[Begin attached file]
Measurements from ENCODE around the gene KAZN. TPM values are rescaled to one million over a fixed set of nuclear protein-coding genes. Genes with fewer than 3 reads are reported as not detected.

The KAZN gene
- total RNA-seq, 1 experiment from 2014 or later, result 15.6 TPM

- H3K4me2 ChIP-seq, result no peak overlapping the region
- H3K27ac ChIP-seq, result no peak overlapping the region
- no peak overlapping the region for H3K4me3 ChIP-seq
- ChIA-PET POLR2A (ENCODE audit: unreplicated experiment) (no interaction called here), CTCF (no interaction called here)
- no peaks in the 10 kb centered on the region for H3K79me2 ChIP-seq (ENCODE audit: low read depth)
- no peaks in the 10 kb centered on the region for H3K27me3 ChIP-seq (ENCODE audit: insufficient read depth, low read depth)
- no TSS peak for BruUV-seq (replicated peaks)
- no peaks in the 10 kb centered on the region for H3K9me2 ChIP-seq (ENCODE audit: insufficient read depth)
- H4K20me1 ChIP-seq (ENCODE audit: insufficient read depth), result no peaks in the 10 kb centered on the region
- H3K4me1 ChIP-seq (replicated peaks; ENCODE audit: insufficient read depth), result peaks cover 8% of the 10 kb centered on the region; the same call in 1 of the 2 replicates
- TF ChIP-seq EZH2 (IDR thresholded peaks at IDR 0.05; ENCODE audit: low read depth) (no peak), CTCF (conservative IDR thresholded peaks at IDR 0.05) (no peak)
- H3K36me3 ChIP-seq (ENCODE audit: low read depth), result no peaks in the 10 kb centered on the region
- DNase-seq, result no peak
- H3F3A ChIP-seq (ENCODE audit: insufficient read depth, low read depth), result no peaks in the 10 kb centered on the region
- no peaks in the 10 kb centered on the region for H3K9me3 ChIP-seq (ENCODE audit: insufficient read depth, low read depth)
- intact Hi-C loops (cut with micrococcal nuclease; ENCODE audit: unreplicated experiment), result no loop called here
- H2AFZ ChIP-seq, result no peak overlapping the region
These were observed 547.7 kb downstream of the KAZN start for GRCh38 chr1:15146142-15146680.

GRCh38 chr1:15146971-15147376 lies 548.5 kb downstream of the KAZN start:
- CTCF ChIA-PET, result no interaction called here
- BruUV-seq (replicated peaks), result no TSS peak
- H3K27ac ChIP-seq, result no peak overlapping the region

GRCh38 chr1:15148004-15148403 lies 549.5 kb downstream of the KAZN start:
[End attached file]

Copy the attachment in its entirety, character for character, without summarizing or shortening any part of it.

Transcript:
Measurements from ENCODE around the gene KAZN. TPM values are rescaled to one million over a fixed set of nuclear protein-coding genes. Genes with fewer than 3 reads are reported as not detected.

The KAZN gene
- total RNA-seq, 1 experiment from 2014 or later, result 15.6 TPM

- H3K4me2 ChIP-seq, result no peak overlapping the region
- H3K27ac ChIP-seq, result no peak overlapping the region
- no peak overlapping the region for H3K4me3 ChIP-seq
- ChIA-PET POLR2A (ENCODE audit: unreplicated experiment) (no interaction called here), CTCF (no interaction called here)
- no peaks in the 10 kb centered on the region for H3K79me2 ChIP-seq (ENCODE audit: low read depth)
- no peaks in the 10 kb centered on the region for H3K27me3 ChIP-seq (ENCODE audit: insufficient read depth, low read depth)
- no TSS peak for BruUV-seq (replicated peaks)
- no peaks in the 10 kb centered on the region for H3K9me2 ChIP-seq (ENCODE audit: insufficient read depth)
- H4K20me1 ChIP-seq (ENCODE audit: insufficient read depth), result no peaks in the 10 kb centered on the region
- H3K4me1 ChIP-seq (replicated peaks; ENCODE audit: insufficient read depth), result peaks cover 8% of the 10 kb centered on the region; the same call in 1 of the 2 replicates
- TF ChIP-seq EZH2 (IDR thresholded peaks at IDR 0.05; ENCODE audit: low read depth) (no peak), CTCF (conservative IDR thresholded peaks at IDR 0.05) (no peak)
- H3K36me3 ChIP-seq (ENCODE audit: low read depth), result no peaks in the 10 kb centered on the region
- DNase-seq, result no peak
- H3F3A ChIP-seq (ENCODE audit: insufficient read depth, low read depth), result no peaks in the 10 kb centered on the region
- no peaks in the 10 kb centered on the region for H3K9me3 ChIP-seq (ENCODE audit: insufficient read depth, low read depth)
- intact Hi-C loops (cut with micrococcal nuclease; ENCODE audit: unreplicated experiment), result no loop called here
- H2AFZ ChIP-seq, result no peak overlapping the region
These were observed 547.7 kb downstream of the KAZN start for GRCh38 chr1:15146142-15146680.

GRCh38 chr1:15146971-15147376 lies 548.5 kb downstream of the KAZN start:
- CTCF ChIA-PET, result no interaction called here
- BruUV-seq (replicated peaks), result no TSS peak
- H3K27ac ChIP-seq, result no peak overlapping the region

GRCh38 chr1:15148004-15148403 lies 549.5 kb downstream of the KAZN start: